This TV era gave viewers Friday the 13th: The Series (1987-1991), Freddy's Nightmares (1988-1990), Monsters (1988-1991), Dracula: The Series (1991), and also this relatively obscure one season effort, She-Wolf of London, created by genre icons Tom McLoughlin and Mick Garris.
Forecasting the birth of UPN and the WB in the mid-1990s, She-Wolf of London was designed to be the flagship program of the Hollywood Premiere Network (by Universal Studios), but things didn't work out so well. The hour-long horror series ran on WWOR Channel 9 in New York and KCOP in Los Angeles, but the series' first true national exposure occurred with a prime-time rerun on the Sci-Fi Channel in 1992. By then, of course, She-Wolf was long canceled...
She-Wolf of London invoked the title of the 1946 (Universal) horror film starring June Lockhart, but adopted a totally new premise. The 1990s series involved a beautiful American graduate student in England, Randi Wallace (Kate Hodge), who was bitten by a werewolf and therefore became one herself. The "cursed" Randi sought help with her "condition" from a local professor of mythology, the erudite and initially skeptical Ian Matheson (Neil Dickson). Soon, however, Ian saw Randi's transformation with his own eyes and realized he had to help.
Accordingly, Randi moved into the Matheson family's London bed and breakfast with Ian's "Mum" (Jean Challis), his nosy Aunt Edna (Dorothea Phillips), and a young American cousin, Julian (Scott Fults). Very soon, a (subdued) romance developed between Matheson and Randi. Aunt Edna always wondered what all that howling emanating from the basement was all about...
Each week on She-Wolf of London, Randi and Ian would investigate some mythological "creature of the week" in England. They looked into a bog man ("The Bogman of Leitchmour Heath,"), zombies ("Can't Keep a Dead Man Down,") a succubus ("She Devil"), a diabolical circus ("Big Top She Wolf"), even an insane asylum ("Moonlight Becomes You.")
Created in the style of Kolchak: The Night Stalker (1975), She-Wolf of London was an old-fashioned-style series built on the sturdy pillars of character repartee, atmospheric locations...and a cool monster of the week. A few years later, The X-Files would hone, evolve, and literally perfect this style of horror TV storytelling, but She-Wolf remains an interesting missing link in genre history, landing between Kolchak and X-Files.
At the time of broadcast, the series drew mostly positive reviews. Variety noted that "Hodge makes an intelligent character out of the cursed young student, and Dickson gives the professor humor, a shade of early James Mason, and an absurd air...Writers-creators Tom McLoughlin and Mick Garris have the good sense to play Randi's predicament with a semi-straight face." (October 15, 1990, page 79).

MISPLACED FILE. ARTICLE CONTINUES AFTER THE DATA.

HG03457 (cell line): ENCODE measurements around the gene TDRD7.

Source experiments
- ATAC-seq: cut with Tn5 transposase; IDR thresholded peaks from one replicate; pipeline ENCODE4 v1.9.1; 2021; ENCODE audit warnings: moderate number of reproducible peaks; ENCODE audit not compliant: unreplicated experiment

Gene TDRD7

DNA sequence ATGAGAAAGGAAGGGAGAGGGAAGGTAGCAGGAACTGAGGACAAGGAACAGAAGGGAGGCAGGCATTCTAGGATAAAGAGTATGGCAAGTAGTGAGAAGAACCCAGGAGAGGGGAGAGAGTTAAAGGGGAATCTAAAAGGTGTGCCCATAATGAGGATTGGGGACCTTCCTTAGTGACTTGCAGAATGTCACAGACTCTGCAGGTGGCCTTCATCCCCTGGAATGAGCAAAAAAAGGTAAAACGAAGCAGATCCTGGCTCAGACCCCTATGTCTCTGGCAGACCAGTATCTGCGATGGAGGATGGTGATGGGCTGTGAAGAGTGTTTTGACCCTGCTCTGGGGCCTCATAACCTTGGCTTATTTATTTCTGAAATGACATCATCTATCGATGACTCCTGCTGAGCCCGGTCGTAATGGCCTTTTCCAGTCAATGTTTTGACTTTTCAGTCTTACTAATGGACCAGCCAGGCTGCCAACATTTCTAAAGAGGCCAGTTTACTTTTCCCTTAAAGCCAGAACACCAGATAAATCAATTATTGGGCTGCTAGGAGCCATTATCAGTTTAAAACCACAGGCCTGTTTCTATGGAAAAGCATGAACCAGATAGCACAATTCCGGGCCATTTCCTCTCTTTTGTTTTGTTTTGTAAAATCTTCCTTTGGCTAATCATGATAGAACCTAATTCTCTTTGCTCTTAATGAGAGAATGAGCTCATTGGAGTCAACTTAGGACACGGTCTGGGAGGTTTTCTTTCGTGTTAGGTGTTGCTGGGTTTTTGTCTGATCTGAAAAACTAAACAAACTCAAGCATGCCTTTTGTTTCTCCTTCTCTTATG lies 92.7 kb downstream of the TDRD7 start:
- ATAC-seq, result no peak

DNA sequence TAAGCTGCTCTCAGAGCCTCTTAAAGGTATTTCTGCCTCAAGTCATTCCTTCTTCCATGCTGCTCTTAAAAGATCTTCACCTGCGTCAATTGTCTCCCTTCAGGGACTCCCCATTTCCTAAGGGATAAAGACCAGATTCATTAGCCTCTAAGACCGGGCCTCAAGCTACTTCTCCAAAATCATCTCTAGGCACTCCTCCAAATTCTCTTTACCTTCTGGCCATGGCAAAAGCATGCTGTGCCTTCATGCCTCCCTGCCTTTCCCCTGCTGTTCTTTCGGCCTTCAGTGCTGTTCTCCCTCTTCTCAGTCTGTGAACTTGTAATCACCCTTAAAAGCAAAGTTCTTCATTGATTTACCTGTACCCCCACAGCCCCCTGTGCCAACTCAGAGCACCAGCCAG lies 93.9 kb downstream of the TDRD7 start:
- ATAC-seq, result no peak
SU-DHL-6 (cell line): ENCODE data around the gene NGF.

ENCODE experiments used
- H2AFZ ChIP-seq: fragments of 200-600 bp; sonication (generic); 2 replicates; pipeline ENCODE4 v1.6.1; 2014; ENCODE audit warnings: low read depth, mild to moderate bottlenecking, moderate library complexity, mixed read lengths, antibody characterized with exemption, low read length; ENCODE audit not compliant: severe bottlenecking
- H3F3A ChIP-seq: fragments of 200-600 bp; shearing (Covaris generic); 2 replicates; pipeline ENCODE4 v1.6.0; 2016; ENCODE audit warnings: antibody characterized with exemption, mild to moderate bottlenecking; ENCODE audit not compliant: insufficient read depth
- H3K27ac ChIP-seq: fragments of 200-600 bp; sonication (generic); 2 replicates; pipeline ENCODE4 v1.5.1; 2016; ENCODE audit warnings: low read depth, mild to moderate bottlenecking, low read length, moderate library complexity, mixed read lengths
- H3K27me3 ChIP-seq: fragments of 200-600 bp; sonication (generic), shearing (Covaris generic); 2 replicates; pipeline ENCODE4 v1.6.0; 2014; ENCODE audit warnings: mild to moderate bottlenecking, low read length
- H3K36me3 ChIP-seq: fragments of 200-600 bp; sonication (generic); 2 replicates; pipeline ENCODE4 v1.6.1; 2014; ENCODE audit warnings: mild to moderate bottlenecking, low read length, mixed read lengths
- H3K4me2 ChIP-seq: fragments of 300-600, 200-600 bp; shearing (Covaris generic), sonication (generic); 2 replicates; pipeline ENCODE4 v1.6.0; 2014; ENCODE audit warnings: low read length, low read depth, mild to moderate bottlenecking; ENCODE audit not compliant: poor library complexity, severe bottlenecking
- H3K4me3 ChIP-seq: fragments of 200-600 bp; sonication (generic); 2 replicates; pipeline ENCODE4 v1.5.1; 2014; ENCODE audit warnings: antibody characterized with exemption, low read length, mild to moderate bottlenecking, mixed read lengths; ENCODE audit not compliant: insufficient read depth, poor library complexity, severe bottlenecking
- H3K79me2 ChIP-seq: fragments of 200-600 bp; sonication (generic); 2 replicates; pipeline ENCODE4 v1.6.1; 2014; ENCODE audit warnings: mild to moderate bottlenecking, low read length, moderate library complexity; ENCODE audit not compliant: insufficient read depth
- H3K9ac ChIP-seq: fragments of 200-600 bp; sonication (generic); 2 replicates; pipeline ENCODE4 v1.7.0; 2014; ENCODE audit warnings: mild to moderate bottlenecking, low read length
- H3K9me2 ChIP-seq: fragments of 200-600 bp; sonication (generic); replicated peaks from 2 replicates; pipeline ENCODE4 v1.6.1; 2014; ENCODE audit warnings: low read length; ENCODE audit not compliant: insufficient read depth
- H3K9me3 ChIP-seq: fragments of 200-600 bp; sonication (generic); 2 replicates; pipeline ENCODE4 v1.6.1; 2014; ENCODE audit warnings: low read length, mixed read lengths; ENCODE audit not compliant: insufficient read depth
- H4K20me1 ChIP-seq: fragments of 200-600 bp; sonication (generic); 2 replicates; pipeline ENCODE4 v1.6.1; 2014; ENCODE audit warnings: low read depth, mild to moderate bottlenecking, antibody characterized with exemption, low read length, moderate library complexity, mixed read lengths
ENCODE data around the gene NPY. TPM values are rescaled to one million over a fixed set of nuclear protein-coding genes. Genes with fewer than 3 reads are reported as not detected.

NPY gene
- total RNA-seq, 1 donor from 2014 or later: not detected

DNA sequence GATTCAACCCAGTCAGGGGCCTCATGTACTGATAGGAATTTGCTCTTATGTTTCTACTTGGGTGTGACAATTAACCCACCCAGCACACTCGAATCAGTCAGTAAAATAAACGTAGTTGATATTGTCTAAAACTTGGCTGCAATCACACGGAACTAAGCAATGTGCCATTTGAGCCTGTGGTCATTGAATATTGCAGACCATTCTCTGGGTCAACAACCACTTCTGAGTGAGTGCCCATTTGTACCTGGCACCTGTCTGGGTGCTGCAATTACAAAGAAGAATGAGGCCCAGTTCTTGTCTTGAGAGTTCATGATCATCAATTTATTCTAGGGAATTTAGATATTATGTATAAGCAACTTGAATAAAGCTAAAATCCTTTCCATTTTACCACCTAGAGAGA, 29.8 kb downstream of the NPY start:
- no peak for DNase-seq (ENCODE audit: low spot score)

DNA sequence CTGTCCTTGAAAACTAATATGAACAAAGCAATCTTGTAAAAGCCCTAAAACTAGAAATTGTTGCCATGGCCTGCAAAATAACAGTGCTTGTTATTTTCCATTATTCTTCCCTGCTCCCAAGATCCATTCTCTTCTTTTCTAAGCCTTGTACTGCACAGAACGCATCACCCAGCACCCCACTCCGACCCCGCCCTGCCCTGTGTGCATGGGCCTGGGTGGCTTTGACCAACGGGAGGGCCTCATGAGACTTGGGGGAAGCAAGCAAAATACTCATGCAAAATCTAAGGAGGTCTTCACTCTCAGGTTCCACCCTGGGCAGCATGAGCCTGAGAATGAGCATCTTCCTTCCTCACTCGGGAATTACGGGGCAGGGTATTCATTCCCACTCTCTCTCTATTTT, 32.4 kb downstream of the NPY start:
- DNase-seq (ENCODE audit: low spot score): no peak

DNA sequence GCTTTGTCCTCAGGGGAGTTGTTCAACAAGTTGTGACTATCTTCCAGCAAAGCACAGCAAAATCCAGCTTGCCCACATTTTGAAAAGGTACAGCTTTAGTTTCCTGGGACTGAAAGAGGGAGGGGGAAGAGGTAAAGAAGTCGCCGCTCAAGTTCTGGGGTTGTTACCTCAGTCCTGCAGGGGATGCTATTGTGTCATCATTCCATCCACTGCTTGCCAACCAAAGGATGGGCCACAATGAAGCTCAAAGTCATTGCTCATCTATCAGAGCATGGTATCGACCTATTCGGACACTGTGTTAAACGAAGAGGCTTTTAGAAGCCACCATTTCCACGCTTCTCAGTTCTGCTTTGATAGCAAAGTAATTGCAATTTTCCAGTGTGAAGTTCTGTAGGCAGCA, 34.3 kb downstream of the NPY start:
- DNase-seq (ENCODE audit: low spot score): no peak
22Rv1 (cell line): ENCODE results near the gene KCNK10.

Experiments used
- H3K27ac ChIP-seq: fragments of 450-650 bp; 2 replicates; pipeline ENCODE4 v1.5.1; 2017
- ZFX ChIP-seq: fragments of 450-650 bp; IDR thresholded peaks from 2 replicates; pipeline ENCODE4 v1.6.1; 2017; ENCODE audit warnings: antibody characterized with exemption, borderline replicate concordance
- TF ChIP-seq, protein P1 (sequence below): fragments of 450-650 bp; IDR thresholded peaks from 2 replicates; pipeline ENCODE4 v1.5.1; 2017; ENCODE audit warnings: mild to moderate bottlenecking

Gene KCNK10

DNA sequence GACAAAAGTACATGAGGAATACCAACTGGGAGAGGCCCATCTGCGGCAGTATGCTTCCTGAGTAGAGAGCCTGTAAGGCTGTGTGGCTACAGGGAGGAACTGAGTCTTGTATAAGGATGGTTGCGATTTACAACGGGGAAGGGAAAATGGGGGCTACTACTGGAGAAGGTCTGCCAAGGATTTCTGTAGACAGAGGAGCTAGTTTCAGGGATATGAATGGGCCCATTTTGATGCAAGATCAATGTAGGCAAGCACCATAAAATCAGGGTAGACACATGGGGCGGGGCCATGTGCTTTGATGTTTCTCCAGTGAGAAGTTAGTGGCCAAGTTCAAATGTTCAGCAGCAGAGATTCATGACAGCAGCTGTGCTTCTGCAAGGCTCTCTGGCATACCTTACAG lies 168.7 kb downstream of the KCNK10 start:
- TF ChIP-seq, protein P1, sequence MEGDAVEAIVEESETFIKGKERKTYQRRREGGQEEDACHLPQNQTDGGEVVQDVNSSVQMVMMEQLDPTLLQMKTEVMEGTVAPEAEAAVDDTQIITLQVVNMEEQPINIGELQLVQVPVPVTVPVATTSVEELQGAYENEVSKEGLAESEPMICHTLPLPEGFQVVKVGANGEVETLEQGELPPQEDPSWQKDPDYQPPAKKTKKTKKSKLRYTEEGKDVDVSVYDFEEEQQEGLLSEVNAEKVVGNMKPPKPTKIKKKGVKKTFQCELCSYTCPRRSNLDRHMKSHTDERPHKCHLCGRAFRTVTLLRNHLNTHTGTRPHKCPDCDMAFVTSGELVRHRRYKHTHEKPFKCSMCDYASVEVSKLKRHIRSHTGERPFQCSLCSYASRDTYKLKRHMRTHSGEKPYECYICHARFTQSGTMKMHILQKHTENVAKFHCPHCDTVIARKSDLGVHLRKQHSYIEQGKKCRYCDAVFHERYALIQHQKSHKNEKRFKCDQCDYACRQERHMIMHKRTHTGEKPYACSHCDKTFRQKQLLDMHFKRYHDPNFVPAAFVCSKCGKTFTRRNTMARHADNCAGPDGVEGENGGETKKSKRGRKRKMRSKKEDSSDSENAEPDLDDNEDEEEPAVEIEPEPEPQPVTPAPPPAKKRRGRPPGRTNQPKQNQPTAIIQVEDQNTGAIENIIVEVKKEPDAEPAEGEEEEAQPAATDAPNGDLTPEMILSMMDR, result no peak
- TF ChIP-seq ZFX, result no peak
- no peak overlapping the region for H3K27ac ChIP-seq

One particularly atmospheric She-Wolf of London story was entitled "The Juggler," (by Jim Henshaw; directed by Gerry Mill) and first aired on October 30, 1990....right before Halloween. Here, an ancient Satanic cult sought revenge against a British reverend, Parfrey (John Carlin) after being evicted from the Church of All Saints on All Hallow's eve. The wrathful cult leader thus summoned the (French) mythical creature called the "Bell Ringer" (or Juggler), a demon known to prey on the children of enemies. This Devil Clown thus went after Parfrey's daughter, Liza (Claudia Bryan), in part because she had been given a gold ring which focused the Devil Clown's evil attention upon her.
In the course of the episode, Ian and Randi investigated the Juggler, and young Julian -- who had fallen for Liza -- ended up in mortal danger, wearing the Juggler's ring himself. At the same time, Randi continued to learn about her "wolf" powers, here developing a keen sense of smell, that -- according to Ian -- would "tell her everything" she needed to "know to hunt" down enemies. Naturally, before "The Juggler" is done, that new ability comes in handy in stopping the villain of the week.
Heavy on slow-motion photography, classic architecture (the crypts underneath the church...), Dickensian-style apparitions, and misty, gloom-laden night shooting, the story of "The Juggler," -- the so-called "Devil Clown," -- shows off the solid production values of She-Wolf of London, which were far superior to contemporary American-lensed efforts like Freddy's Nightmares or Monsters. The pace of "The Juggler" is a bit slow and plodding by today's standards, but like most She-Wolf episodes, it nonetheless boasts a palpable love for the classic movies of the genre, and develops in a manner that respectfully pays tribute to them.